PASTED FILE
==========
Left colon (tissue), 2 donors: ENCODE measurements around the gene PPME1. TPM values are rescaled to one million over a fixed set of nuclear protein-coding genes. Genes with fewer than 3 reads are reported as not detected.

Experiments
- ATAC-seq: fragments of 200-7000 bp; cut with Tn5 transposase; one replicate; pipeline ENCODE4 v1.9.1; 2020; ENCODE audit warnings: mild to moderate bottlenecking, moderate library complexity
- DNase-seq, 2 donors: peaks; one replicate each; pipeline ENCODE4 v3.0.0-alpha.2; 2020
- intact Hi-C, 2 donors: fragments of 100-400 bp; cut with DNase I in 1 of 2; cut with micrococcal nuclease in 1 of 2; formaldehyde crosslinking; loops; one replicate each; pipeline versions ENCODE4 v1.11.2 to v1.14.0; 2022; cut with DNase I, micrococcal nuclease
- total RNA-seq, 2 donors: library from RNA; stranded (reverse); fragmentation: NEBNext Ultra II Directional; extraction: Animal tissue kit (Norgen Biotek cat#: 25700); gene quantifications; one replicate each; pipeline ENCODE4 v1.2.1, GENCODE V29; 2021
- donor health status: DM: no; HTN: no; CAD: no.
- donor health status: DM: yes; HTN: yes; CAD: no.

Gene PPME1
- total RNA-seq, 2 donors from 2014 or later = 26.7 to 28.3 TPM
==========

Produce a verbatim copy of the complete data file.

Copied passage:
Left colon (tissue), 2 donors: ENCODE measurements around the gene PPME1. TPM values are rescaled to one million over a fixed set of nuclear protein-coding genes. Genes with fewer than 3 reads are reported as not detected.

Experiments
- ATAC-seq: fragments of 200-7000 bp; cut with Tn5 transposase; one replicate; pipeline ENCODE4 v1.9.1; 2020; ENCODE audit warnings: mild to moderate bottlenecking, moderate library complexity
- DNase-seq, 2 donors: peaks; one replicate each; pipeline ENCODE4 v3.0.0-alpha.2; 2020
- intact Hi-C, 2 donors: fragments of 100-400 bp; cut with DNase I in 1 of 2; cut with micrococcal nuclease in 1 of 2; formaldehyde crosslinking; loops; one replicate each; pipeline versions ENCODE4 v1.11.2 to v1.14.0; 2022; cut with DNase I, micrococcal nuclease
- total RNA-seq, 2 donors: library from RNA; stranded (reverse); fragmentation: NEBNext Ultra II Directional; extraction: Animal tissue kit (Norgen Biotek cat#: 25700); gene quantifications; one replicate each; pipeline ENCODE4 v1.2.1, GENCODE V29; 2021
- donor health status: DM: no; HTN: no; CAD: no.
- donor health status: DM: yes; HTN: yes; CAD: no.

Gene PPME1
- total RNA-seq, 2 donors from 2014 or later = 26.7 to 28.3 TPM